BEIJING Police in China's Inner Mongolia beat back supporters at the start of a sensitive land grab case, a family member said, where six nomadic herders are on trial for refusing to give up grazing land to a state-run forestry firm.
Ethnic Mongols have long complained that their traditional grazing lands have been ruined by mining and desertification, and that the government has tried to force them to settle in permanent houses.
For centuries, nomadic herders have grazed sheep, yak and horses on Inner Mongolia's grasslands.
Inner Mongolia, an autonomous region which covers more than a 10th of China's land mass and has the country's largest coal reserves, was rocked by protests in 2011 after an ethnic Mongol herder was killed by a truck after taking part in protests against pollution caused by a coal mine.
Ethnic Mongols now make up less than 20 percent of the region's population of about 24 million. Before the Communist revolution in 1949, Mongolians far outnumbered Han Chinese.
The six Mongol herders were charged with sabotaging production and intentionally destroying property, and faced a trial which lasted 11 hours on Wednesday, said their lawyer, Huhbulag, who like many ethnic Mongols uses only one name.
Huhbulag has been barred by authorities from representing the herders.
A court official told Reuters by telephone she had no information about the case.
A sibling of one of the accused said guards initially prevented about 100 supporters from entering the courtroom and used electroshock weapons to beat some of them.
"They took their electric batons to strike the ordinary people, causing them to fall on the ground," said Long Mei, the sister one of the herders named Tulguur. "I shouted at them, saying: 'Since this is an open trial, on what grounds are you preventing the people to go in?'"
Later, a judge intervened and allowed about 30 of them in.
RIGHTS IN FOCUS
Five of the herders pleaded not guilty, while one pleaded guilty in exchange for a lenient sentence, Huhbulag said.
He said the charges against the herders were unfounded and smacked of retribution for their petitioning efforts in trying to complain that their land was being illegally seized by a state-run forestry firm.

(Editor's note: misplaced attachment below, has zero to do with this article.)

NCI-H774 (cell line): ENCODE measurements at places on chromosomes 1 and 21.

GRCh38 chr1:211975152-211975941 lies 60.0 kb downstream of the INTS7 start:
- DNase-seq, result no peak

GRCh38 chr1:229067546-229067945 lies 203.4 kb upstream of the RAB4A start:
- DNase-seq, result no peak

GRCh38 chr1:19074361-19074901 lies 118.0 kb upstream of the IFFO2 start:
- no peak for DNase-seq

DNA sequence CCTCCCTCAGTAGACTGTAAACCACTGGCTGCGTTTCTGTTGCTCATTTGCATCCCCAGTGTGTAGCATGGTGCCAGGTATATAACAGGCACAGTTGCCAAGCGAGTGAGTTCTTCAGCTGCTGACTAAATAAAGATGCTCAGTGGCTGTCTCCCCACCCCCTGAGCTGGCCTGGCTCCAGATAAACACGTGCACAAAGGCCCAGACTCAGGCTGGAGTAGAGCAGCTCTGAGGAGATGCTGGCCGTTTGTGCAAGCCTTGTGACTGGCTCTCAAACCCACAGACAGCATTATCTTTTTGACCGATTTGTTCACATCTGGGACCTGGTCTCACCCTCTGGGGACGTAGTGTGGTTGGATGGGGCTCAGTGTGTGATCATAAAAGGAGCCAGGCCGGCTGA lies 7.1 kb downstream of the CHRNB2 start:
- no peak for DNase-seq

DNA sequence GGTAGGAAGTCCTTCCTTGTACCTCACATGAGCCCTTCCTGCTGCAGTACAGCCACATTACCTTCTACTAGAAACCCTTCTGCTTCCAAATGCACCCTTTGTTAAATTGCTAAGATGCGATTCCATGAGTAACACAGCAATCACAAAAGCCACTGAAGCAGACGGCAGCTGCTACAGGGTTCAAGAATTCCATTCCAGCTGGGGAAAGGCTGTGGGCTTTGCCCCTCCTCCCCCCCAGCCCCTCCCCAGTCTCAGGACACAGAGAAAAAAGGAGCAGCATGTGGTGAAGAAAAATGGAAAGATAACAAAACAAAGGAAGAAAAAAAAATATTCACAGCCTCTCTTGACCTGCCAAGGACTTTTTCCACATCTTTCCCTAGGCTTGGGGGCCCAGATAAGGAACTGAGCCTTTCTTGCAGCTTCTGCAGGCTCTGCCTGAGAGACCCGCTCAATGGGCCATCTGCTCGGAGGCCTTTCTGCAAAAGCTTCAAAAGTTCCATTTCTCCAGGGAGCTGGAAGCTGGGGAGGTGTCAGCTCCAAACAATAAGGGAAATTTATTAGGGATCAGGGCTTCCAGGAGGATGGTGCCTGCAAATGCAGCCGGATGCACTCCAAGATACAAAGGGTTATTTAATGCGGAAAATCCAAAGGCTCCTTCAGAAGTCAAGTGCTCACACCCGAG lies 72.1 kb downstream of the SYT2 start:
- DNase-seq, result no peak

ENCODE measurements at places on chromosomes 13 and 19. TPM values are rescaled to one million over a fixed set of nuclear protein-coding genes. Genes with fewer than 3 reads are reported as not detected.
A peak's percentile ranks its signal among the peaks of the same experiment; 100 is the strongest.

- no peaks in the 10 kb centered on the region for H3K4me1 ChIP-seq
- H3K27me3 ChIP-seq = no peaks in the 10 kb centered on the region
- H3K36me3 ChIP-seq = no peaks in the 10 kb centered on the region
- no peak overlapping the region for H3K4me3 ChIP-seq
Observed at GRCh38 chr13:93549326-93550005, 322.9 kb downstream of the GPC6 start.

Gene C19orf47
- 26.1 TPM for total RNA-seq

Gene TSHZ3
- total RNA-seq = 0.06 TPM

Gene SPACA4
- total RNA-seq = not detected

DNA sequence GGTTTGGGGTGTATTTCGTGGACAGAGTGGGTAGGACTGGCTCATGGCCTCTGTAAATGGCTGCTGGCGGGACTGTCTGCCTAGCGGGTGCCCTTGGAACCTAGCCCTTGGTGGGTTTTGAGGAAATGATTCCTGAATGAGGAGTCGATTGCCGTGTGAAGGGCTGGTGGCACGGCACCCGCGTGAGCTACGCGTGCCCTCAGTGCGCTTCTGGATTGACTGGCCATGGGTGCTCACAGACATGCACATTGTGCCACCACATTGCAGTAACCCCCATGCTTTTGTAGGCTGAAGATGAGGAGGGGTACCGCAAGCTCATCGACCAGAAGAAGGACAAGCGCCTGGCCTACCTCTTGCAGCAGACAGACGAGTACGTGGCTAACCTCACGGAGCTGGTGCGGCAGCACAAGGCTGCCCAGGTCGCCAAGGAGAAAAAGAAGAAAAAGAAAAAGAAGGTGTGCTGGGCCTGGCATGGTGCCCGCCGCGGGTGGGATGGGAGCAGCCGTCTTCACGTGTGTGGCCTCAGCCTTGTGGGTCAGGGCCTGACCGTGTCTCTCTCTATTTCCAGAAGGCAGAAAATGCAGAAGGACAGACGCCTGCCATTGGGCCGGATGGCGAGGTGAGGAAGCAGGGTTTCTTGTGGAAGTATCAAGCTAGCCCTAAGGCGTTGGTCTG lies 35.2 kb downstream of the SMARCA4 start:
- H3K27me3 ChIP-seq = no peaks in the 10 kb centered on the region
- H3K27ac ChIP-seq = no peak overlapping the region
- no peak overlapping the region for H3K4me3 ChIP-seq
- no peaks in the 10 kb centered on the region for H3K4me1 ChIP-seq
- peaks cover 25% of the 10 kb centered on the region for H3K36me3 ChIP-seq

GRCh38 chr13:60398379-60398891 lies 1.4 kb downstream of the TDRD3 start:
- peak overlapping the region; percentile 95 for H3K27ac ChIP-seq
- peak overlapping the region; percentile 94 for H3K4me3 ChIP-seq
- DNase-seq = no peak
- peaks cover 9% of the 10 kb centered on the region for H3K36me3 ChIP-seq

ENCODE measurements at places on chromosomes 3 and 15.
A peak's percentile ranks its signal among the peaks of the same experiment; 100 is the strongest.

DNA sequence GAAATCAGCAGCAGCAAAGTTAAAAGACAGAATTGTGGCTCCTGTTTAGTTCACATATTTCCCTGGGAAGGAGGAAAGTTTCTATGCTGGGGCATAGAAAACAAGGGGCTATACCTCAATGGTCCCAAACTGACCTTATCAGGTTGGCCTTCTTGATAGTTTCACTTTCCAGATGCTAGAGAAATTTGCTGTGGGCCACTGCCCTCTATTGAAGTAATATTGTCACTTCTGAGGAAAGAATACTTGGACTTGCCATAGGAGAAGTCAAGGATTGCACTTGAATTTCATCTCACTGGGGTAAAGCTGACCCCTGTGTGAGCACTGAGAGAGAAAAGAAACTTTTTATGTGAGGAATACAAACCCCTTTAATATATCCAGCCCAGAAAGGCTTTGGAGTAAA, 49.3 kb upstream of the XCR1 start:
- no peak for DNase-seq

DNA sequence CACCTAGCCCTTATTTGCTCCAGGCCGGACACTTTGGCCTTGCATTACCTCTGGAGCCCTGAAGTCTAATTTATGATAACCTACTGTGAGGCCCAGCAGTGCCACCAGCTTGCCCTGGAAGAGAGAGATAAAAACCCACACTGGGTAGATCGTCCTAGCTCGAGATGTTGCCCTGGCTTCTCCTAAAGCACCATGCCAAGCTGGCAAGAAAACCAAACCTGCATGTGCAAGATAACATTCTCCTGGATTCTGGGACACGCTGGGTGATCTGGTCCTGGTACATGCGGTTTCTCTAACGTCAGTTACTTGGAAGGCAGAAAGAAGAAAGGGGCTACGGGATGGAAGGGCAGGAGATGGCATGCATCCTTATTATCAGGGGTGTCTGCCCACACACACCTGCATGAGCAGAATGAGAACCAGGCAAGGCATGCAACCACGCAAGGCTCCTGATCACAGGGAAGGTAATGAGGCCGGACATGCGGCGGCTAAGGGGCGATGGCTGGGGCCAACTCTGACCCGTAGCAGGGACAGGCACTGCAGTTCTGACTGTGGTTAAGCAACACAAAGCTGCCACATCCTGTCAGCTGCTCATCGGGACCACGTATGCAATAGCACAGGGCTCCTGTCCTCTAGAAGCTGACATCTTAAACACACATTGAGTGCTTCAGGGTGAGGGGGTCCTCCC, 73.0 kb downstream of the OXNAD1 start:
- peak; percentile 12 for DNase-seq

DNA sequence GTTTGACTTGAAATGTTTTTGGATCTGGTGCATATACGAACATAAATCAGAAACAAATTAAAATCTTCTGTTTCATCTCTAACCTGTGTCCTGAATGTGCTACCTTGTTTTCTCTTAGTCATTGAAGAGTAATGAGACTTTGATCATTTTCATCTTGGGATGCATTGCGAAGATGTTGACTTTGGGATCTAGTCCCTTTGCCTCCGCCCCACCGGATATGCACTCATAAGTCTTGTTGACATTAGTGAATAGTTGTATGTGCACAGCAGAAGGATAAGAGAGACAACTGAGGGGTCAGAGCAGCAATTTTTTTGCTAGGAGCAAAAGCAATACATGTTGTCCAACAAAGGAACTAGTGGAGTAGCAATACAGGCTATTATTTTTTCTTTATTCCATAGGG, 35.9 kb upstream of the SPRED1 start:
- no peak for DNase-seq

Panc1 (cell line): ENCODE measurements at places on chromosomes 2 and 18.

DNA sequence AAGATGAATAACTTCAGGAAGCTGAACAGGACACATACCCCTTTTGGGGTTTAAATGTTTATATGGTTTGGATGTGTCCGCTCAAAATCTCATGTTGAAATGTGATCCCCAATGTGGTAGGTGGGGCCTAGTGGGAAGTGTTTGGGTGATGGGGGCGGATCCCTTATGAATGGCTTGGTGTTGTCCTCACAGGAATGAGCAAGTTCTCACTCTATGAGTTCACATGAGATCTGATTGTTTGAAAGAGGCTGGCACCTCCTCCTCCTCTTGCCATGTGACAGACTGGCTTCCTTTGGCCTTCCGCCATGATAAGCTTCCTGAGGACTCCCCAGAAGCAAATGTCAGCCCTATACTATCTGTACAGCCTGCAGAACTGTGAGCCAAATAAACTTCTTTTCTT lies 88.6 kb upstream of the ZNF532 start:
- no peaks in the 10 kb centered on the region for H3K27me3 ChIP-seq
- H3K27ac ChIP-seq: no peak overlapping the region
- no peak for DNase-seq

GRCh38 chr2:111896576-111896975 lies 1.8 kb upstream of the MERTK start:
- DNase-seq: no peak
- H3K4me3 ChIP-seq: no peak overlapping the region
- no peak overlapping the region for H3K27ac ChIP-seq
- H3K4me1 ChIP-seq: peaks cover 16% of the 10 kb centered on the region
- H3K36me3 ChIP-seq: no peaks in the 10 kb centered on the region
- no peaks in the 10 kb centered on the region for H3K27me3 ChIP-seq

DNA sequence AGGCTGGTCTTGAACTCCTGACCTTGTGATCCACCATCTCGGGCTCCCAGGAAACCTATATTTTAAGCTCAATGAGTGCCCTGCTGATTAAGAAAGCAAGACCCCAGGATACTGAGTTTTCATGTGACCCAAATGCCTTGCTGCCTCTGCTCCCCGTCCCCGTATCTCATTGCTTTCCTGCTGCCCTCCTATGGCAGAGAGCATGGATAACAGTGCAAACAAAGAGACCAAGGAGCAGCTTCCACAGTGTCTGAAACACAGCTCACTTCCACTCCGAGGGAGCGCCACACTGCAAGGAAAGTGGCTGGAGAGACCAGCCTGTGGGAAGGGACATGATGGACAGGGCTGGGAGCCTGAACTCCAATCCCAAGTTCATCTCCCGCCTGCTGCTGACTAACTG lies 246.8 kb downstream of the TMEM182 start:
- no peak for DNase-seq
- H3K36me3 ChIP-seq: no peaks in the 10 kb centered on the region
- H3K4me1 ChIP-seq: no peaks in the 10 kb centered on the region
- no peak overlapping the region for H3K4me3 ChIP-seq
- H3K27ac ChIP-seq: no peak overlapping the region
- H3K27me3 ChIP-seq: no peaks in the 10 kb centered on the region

"The local government has detained these people for about half a year," he said. "They'll have no way to explain that they wrongly handled a false case, a miscarriage of justice."
He said the herders would almost certainly be found guilty in the next 10 days or so. They face up to seven years in jail.
The herders were arrested in June after a clash with Chinese workers from the state-owned Wengniuteqi Shuanghe Forestry, two of the herders' family members told Reuters. The herders accused the workers of illegally occupying their grazing land.
The trial comes three weeks ahead of a visit to China by U.S. Vice President Joe Biden, during which human rights will likely be raised amid a broader crackdown on dissent and freedom of speech and assembly.
The United States has expressed concern about the fate of China's most famous Mongol dissident, Hada, who was sent back to detention almost as soon as he completed a 15-year sentence for separatism in 2010.
Hada's wife Xinna told Reuters, in a rare telephone call this week, that Hada remained in a "black jail" on the outskirts of Inner Mongolian capital Hohhot and was unlikely to be released as she had been told the order to keep him there came from the highest levels in Beijing.
"It's ridiculous. We're intellectuals, just trying to protect and pass on our culture. How can this threaten China's security?" she said. (Additional reporting by Ben Blanchard and Beijing Newsroom; Editing by Jeremy Laurence)